TV - Vigil

Suranne Jones half face superimposed on radar screen

With the new BBC drama underway, and available on BBC iPlayer, read An introduction to Vigil, by the series creator/writer Tom Edge...


When a crew member is found dead on board the Trident nuclear submarine HMS Vigil, police in Scotland are called in to investigate. The catch? The UK’s nuclear deterrent must remain unbroken, so the submarine stays on patrol and Detective Chief Inspector Amy Silva (Suranne Jones) must go aboard to begin an investigation.

Although the death was written off as an accidental overdose, Amy suspects foul play. But when the crew close ranks in the face of Amy’s questioning, a new threat overshadows her inquiry.


In April 1969 the Royal Navy launched Britain’s Continuous At-Sea Deterrent (CASD) in response to a perceived strategic weakness - our vulnerability to a pre-emptive nuclear strike. By placing ballistic missiles on submarines, and by ensuring that a submarine was always at sea, this threat could be countered with the promise of an unstoppable reprisal.

The day-to-day operation of the CASD rests on the shoulders of ordinary men and women. When they go on patrol, 130 people leave their regular lives behind to live in cramped conditions, with no privacy, foregoing daylight and cut off from almost all communication with the outside world. During a three-month patrol the only news from home is a short, heavily vetted weekly message from a designated sender. No bad news is allowed to be included, in case it destabilises the recipient. If a crew member’s spouse was killed in a car accident while the crew member was on patrol, the first they’d know about it is when the Coxswain takes the crew member aside after they dock.

The sacrifices made by these crews are substantial, as are the stresses incurred as their duties are performed. Perhaps it’s unsurprising then, that in recent years several scandals have rocked the Navy, from crew members failing drugs tests to on-board affairs between officers and junior ranks.

For the most part what helps keep people on a level is regularity. Sleep, work, relaxation, rotating in a fixed pattern. Meals on a weekly schedule so that ‘curry night’ grounds your sense of time passing. Drills help to keep people sharp, and studying or training fills the gaps.

Crews work hard to support each other and to limit interpersonal conflict. A successful patrol is one in which nothing unexpected happens.

Martin Compston as a navy officer, wearing headphones

A few years ago, development producer George Aza-Selinger pitched me the idea of the unexpected happening.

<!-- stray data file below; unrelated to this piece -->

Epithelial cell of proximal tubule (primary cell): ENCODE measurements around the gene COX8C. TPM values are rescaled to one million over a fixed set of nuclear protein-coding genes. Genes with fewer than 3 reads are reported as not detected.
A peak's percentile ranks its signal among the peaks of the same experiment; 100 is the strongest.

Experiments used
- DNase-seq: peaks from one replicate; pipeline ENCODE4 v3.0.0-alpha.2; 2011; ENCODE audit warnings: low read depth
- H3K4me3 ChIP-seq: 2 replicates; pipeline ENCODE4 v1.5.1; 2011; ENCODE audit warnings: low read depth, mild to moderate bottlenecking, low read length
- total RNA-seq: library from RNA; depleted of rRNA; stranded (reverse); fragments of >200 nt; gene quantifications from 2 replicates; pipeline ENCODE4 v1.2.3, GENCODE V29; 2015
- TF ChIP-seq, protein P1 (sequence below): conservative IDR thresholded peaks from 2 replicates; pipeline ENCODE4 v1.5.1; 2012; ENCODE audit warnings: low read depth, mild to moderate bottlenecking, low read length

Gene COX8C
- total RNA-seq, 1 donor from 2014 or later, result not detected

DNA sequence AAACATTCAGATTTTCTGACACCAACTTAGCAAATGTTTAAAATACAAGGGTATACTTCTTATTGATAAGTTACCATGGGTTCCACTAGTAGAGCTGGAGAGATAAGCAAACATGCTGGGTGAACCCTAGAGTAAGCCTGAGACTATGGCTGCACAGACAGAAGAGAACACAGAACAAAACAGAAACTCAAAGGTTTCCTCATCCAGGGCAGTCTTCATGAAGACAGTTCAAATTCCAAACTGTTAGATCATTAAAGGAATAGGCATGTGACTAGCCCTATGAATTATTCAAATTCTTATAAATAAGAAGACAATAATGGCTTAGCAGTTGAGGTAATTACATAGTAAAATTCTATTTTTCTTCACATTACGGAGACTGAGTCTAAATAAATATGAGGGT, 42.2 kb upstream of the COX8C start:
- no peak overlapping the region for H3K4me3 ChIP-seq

The premise he offered me was a sailor being found dead during an active patrol, with an additional problem so far as the Navy is concerned: the death occurs while the submarine is inside British territorial waters, making it a matter for the police. A compromise between Navy and police is reached, and a single detective is flown by helicopter to join the submarine on its patrol.

(Operationally this is of course hazardous and undesirable - the submarine ought to stay hidden - but it does sometimes happen, most commonly when a seriously injured or unwell sailor needs medevac).

The promise of the premise was really clear. A locked-room mystery, in which the detective must work and sleep alongside the antagonist they’re pursuing. A detective forced to work without all the things that usually support them: colleagues, forensic tools, access to information and records. The tensions created by an outsider disrupting the crew’s cohesion.

But just as appealing was the mythic feel of these giant vessels. These are boats designed to vanish beneath the waves, to cross thresholds. I started to think about the kind of character who might need to be swallowed into the belly of a whale.

DCI Amy Silva was born from those considerations. Her history makes the claustrophobic environment a tough test for her psychologically. Questions that she has grappled with in her civilian life are complex and deep running, sometimes submerged, sometimes becoming visible in a way that makes her feel vulnerable. Problems she had communicating with her ex-partner find new form in the one-way signalling between land and submarine; Amy can listen, but can’t talk back. There is no safe place for Amy to retreat to. All she has to hide behind is the thin curtain pulled across her bunk. Thrown into a highly charged situation with no time to prepare, she faces a reckoning with her most fundamental fears and desires. I’m incredibly grateful that Suranne agreed to play Amy - she does it brilliantly.

In creating the show’s antagonist I again thought about these submarines - how they remain hidden, trying to evade detection, but always hold within them the capacity for sudden violence.

And we went from there. I was joined by a host of talented writers and producers, directors, cast and crew. There aren’t many companies who have World’s experience making twisting, turning thrillers and they assembled some world-beating talent, on and off-screen, to bring Vigil to life. We hope you enjoy it!

© Tom Edge, August 2021

Image - BBC